Admiral Thad W. Allen, USCG, Commandant, U.S. Coast Guard

DomPrep’s John F. Morton met with Admiral Thad W. Allen, USCG, Commandant, U. S. Coast Guard. The Coast Guard Commandant, probably best known for his role as the federal coordinator for the 2005 Katrina and Rita recovery operations, discusses the Coast Guard’s interagency and intergovernmental linkages that serve and improve national preparedness.

Interagency Lessons Learned from the Katrina Response

How the Coast Guard is “bureaucratically multi-lingual” in matters of port security. The Department of Homeland Security (DHS) focus on improving the department’s interagency unity of effort. How the Katrina flooding required, under the National Response Plan, a shift of tactical control beyond the authority of the Federal Emergency Management Agency (FEMA).

Unity of Effort vs. Unity of Command

The need to clarify, codify, and institutionalize the operational and command relationships among and between the FEMA coordinator, the principal federal official (PFO) in the area of an incident of national significance, and the Joint Task Force (JTF) commander. How the federal response to Katrina divided New Orleans into sectors and assigned federal support resources to local authorities on the basis of deployed capabilities. The Coast Guard’s experience in “brokering solutions” and in partnering. Coast Guard/Navy joint scenarios. Examples of maritime operational threat responses, the role of the captain of the port, and the similarity to oil-spill responses. How DHS force packaging concepts are being developed.

Deepwater C4ISR and Homeland Security

New sensor packages for commonality, interoperability, and networking. Converging the Common Operating Picture, command centers, Rescue 21, and the Maritime Domain Awareness (MDA) plan. DHS joint-requirements successes: the joint handgun acquisition; merged requirements for Customs and Border Protection (CBP) and the Coast Guard; and radiation portal monitors.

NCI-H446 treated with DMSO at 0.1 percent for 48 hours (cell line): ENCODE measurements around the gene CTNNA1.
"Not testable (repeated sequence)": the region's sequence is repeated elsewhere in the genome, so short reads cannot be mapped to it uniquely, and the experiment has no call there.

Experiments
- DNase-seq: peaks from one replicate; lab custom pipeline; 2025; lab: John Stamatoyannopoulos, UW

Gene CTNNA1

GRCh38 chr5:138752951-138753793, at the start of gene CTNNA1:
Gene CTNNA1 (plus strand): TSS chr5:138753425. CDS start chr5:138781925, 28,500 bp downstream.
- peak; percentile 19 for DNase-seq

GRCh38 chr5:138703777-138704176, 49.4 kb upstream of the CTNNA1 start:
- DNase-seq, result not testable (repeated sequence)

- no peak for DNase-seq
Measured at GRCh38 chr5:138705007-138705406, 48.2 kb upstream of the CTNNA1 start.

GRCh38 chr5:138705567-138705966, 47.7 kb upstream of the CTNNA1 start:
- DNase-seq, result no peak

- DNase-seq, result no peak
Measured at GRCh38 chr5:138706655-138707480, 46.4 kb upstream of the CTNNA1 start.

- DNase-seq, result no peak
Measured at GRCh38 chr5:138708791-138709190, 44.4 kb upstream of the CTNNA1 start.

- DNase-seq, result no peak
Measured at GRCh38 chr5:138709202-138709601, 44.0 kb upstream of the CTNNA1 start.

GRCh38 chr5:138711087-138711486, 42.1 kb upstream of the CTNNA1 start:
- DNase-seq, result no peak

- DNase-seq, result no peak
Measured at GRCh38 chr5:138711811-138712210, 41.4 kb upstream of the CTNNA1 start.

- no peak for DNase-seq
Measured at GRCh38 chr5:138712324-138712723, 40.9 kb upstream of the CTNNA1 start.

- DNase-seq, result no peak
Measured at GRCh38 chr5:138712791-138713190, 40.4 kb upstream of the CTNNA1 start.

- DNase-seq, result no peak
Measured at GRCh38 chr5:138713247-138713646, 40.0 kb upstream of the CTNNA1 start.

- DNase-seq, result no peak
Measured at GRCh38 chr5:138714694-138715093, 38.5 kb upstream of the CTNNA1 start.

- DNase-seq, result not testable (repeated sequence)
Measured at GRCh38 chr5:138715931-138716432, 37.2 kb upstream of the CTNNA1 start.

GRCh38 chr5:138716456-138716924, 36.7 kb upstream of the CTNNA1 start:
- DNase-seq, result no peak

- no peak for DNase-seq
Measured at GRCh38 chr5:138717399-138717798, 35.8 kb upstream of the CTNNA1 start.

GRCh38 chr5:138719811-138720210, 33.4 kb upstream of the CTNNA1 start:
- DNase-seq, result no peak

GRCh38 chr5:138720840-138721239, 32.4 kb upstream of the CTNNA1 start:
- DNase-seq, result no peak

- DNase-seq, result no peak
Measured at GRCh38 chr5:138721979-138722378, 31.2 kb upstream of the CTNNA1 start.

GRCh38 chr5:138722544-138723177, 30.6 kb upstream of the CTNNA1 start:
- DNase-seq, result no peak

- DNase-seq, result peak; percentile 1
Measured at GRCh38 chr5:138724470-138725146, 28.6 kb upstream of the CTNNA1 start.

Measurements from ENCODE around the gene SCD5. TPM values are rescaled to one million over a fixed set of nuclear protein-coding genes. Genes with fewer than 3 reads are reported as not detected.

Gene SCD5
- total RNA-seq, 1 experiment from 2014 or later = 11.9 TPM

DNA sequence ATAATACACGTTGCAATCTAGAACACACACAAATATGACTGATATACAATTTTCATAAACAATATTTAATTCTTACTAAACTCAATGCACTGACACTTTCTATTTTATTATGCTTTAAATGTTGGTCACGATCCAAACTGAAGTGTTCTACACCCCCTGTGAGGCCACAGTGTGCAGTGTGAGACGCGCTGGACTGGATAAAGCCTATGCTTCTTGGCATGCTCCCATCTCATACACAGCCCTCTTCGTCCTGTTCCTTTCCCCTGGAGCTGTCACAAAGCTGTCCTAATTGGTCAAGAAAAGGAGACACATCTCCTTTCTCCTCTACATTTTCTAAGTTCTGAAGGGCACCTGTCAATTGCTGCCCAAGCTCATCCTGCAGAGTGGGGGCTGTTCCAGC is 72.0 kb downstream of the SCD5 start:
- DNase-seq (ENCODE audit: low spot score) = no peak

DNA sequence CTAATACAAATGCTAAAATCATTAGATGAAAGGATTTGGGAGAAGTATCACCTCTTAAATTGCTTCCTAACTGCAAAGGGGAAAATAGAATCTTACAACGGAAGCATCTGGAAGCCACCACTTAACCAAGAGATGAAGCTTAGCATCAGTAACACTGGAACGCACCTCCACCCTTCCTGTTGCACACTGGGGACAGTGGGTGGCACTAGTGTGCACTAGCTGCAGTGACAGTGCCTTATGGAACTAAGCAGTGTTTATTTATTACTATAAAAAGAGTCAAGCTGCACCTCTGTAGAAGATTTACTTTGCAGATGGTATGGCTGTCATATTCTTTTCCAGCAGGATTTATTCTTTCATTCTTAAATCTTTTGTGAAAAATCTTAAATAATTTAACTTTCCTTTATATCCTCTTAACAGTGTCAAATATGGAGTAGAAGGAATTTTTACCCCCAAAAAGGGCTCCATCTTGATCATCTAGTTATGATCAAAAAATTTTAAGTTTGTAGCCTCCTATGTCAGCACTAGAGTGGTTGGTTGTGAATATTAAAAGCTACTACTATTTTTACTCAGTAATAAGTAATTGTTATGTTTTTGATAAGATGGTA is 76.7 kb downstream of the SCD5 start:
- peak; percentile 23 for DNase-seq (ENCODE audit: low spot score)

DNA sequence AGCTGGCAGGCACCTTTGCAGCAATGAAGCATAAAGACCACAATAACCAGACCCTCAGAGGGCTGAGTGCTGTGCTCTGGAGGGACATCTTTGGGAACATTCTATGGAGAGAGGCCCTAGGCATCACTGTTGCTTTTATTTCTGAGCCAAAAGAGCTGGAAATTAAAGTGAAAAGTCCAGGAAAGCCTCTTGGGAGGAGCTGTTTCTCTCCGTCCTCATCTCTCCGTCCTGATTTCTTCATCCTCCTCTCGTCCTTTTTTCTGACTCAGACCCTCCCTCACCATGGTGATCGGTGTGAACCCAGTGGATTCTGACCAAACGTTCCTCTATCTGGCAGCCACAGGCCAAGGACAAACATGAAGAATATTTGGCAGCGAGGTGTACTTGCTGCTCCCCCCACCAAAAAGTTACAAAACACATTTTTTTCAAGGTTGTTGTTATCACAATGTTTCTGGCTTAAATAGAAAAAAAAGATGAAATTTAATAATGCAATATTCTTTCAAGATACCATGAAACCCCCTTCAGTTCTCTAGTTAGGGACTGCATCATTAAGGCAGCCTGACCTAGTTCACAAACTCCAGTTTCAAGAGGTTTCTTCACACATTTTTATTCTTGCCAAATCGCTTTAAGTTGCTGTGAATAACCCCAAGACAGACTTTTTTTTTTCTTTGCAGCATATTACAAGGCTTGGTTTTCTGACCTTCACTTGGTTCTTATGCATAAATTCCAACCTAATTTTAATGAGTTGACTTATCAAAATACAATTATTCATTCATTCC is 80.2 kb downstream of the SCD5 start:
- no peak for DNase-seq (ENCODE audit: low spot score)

Coast Guard Intel Linkage

How intel career paths are “exploding” within the Coast Guard. The linchpin relationship, and collocation of USCG intel with naval intelligence. Interaction with the FBI in maritime-threat responses – e.g., Coast Guard boarding teams supported by FBI hostage rescue teams (HRTs). 

Personnel Security and Credentialing 

Restructuring the merchant mariner licensing program and vetting processes via the National Maritime Center. The Transportation Workerentification Credential (TWIC), with enrollment now beginning in late December. The prototyping of wireless technology for Coast Guard boarding teams to give them access to existing databases and information sources – e.g., the US-VISIT program.

Seahawk and Other C2 Test-Beds

The four main port security command-and-control “business models” (Charleston, San Diego, Hampton Roads, and Miami), and how they align with local environments. The intent to use these models to arrive at a common concept of operations for Command Center 2010.

Further Discussion of Interagency Linkages

How the Coast Guard is using Coast Guard Reserves and the Coast Guard Auxiliary to support the homeland-security mission. Why FEMA should remain in DHS (to facilitate force packaging with the Coast Guard, for example). The Coast Guard’s role in border security, particularly in the Southwest area of CONUS. The Coast Guard’s role as the national first-responder agency.

Listen on

Thad W. Allen

Thad Allen, executive vice president at Booz Allen Hamilton, is a leader in the firm’s Departments of Justice and Homeland Security business in the civil market. He leads the development of thought leadership and client engagement regarding the future direction of law enforcement and homeland security. His expertise includes bringing together government and nongovernment entities to address major challenges in a “whole government” approach designed to achieve a unity of effort. In 2010, following the Deepwater Horizon oil spill in the Gulf of Mexico, President Barack Obama selected him as the national incident commander for the unified response. He completed his distinguished career in the U.S. Coast Guard as its 23rd commandant. Before his assignment as commandant, he served as Coast Guard chief of staff. During his tenure in that position, in 2005, he was designated principal federal official for the U.S. government’s response and recovery operations in the aftermath of Hurricanes Katrina and Rita throughout the Gulf Coast region.



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